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Hope springs eternal at colorful market

Carole Sloan -- Home Textiles Today, December 31, 1969

NEW YORK — An unusually positive mood coupled with the dramatic explosion of color across all product lines gave an unexpected buoyancy to the home textiles market here last week.

Despite the clouded economic situation, retailers picked luxury bedding, upscale bath and bath coordinates, and a growing fashion approach in window coverings as some of the high spots across the market.

In terms of fashion, there were few new directions but rather an expansion and intensification of themes that have emerged over the past year: dressmaker detailing, layering, opulence, and bed and bath for age groups from kids to young adults.

"I liked what I saw and there was more than enough good product to buy," is the way Mark Grand, vp, home fashions and floor coverings for Hoffman Estates, IL-based Sears, described the market.

"For Sears, I was encouraged about the level of quality and fashion we can buy at price points that our customers can understand," he added.

"There was color all over the place, and I was glad to see it," Steve Jebbia, dmm for bed and bath at Plano, TX-based JCPenney, summarized the overall market direction. "The predominance of reds in pillows and bedding are just the beginning." Moving forward he sees the red/gold and purple families as "outstanding." Overall, he noted "opulence was even more important than before."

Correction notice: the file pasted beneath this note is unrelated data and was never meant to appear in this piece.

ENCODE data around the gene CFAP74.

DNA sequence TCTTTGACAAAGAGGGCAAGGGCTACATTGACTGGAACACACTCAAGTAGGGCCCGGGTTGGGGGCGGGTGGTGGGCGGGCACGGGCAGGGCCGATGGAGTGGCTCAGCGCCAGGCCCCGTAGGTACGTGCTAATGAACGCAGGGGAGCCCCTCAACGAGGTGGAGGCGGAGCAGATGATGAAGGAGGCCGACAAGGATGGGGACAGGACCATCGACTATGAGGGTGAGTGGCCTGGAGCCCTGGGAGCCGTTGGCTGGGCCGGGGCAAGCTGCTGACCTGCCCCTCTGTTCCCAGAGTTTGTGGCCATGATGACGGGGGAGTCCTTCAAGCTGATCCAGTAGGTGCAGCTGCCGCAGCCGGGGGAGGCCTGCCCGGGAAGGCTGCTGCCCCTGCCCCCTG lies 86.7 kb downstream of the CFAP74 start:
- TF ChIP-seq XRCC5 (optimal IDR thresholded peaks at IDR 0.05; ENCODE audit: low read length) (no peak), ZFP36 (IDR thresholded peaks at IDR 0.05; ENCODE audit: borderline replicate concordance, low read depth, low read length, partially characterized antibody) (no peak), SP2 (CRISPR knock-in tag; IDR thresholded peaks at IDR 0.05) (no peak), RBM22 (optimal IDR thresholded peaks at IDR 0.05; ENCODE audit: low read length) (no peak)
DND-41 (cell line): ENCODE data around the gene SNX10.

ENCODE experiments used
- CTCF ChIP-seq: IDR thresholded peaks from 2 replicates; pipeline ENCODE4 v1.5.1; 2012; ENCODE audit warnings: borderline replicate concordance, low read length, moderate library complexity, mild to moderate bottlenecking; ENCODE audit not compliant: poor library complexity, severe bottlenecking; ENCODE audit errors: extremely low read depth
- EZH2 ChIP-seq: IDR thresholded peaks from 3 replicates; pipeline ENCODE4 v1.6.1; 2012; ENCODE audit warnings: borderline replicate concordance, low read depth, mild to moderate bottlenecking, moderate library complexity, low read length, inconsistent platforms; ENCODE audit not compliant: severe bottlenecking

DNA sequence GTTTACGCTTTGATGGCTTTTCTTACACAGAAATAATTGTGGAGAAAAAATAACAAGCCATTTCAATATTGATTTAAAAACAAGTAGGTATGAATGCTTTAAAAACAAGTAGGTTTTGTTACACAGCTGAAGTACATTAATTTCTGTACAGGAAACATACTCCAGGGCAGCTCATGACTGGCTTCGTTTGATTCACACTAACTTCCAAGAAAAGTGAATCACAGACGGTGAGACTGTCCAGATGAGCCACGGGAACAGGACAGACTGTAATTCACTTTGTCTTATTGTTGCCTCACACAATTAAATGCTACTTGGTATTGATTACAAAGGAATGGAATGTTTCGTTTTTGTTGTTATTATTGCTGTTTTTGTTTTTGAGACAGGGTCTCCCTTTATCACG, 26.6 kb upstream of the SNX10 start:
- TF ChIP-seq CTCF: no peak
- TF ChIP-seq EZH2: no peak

"Anything we've shipped to stores with lots of color has been strong," he explained.

For Alan Holland, window covering buyer for Atlanta-based Expo Design Center, "the reds, oranges, siennas and black warps were exciting color statements, and the fabrics from taffetas, organzas, crushed fabrics, and still chenille were strong."

As for top treatments, Holland cited ascots, scarves, beaded treatments and tabs as important both for fabric window coverings "as well as being able to use them as dressing for blinds and shades."

"It was a pretty fabulous market. It was wonderful from the bed in the bag to the luxury level," said Julian Tomchin, senior vp, Macy's West, San Francisco. "And the very opulent bedrooms were very well put together," he added.

"The mood was much more positive than I would have expected," Farley Nachemin, brand president, Domestications, Weehawken, NJ, observed. "There were lots of pretty goods, but not necessarily robust." The kids segment was especially strong, he noted.

Less enthusiastic was Jim Whitehead, vp, home textiles at Myrtle Beach, SC-based HomePlace, who said it was one of the "most uninspired markets — very safe — and undoubtedly due to the economy."

What is selling for HomePlace, he commented, "is product that is new, fresh, fun and exciting — and we didn't find much of this last week. With this kind of an economy, we need more not less creativity."

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